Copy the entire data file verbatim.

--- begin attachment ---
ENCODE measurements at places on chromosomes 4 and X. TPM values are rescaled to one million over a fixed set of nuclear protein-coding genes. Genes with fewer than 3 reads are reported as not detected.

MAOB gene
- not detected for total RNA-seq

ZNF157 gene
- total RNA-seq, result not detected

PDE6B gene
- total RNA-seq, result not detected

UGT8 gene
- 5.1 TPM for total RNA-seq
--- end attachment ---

ENCODE measurements at places on chromosomes 4 and X. TPM values are rescaled to one million over a fixed set of nuclear protein-coding genes. Genes with fewer than 3 reads are reported as not detected.

MAOB gene
- not detected for total RNA-seq

ZNF157 gene
- total RNA-seq, result not detected

PDE6B gene
- total RNA-seq, result not detected

UGT8 gene
- 5.1 TPM for total RNA-seq